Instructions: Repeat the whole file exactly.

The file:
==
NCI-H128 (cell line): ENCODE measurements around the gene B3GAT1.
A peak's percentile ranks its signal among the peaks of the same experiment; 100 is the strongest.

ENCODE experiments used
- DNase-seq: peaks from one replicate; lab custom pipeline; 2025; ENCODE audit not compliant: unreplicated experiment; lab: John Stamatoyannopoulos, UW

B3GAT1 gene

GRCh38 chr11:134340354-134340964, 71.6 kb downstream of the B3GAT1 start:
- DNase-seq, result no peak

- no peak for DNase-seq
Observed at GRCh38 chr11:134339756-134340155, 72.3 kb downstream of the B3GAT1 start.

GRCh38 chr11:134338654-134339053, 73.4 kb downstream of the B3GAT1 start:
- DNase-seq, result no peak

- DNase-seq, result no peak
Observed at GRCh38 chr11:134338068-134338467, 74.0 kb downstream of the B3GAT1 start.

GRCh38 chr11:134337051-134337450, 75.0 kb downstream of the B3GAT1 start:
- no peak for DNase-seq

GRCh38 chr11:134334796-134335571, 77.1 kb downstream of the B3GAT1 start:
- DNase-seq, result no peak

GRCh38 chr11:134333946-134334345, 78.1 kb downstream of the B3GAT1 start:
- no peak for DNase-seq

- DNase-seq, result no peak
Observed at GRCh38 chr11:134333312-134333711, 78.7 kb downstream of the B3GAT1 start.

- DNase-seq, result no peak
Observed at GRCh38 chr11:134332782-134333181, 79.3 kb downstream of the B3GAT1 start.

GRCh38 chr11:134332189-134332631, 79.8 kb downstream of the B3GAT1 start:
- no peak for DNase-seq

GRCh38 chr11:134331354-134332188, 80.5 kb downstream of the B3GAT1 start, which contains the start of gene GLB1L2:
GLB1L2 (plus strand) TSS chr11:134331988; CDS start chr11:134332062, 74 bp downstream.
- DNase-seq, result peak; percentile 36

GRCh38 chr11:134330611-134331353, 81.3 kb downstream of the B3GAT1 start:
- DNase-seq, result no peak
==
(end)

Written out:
NCI-H128 (cell line): ENCODE measurements around the gene B3GAT1.
A peak's percentile ranks its signal among the peaks of the same experiment; 100 is the strongest.

ENCODE experiments used
- DNase-seq: peaks from one replicate; lab custom pipeline; 2025; ENCODE audit not compliant: unreplicated experiment; lab: John Stamatoyannopoulos, UW

B3GAT1 gene

GRCh38 chr11:134340354-134340964, 71.6 kb downstream of the B3GAT1 start:
- DNase-seq, result no peak

- no peak for DNase-seq
Observed at GRCh38 chr11:134339756-134340155, 72.3 kb downstream of the B3GAT1 start.

GRCh38 chr11:134338654-134339053, 73.4 kb downstream of the B3GAT1 start:
- DNase-seq, result no peak

- DNase-seq, result no peak
Observed at GRCh38 chr11:134338068-134338467, 74.0 kb downstream of the B3GAT1 start.

GRCh38 chr11:134337051-134337450, 75.0 kb downstream of the B3GAT1 start:
- no peak for DNase-seq

GRCh38 chr11:134334796-134335571, 77.1 kb downstream of the B3GAT1 start:
- DNase-seq, result no peak

GRCh38 chr11:134333946-134334345, 78.1 kb downstream of the B3GAT1 start:
- no peak for DNase-seq

- DNase-seq, result no peak
Observed at GRCh38 chr11:134333312-134333711, 78.7 kb downstream of the B3GAT1 start.

- DNase-seq, result no peak
Observed at GRCh38 chr11:134332782-134333181, 79.3 kb downstream of the B3GAT1 start.

GRCh38 chr11:134332189-134332631, 79.8 kb downstream of the B3GAT1 start:
- no peak for DNase-seq

GRCh38 chr11:134331354-134332188, 80.5 kb downstream of the B3GAT1 start, which contains the start of gene GLB1L2:
GLB1L2 (plus strand) TSS chr11:134331988; CDS start chr11:134332062, 74 bp downstream.
- DNase-seq, result peak; percentile 36

GRCh38 chr11:134330611-134331353, 81.3 kb downstream of the B3GAT1 start:
- DNase-seq, result no peak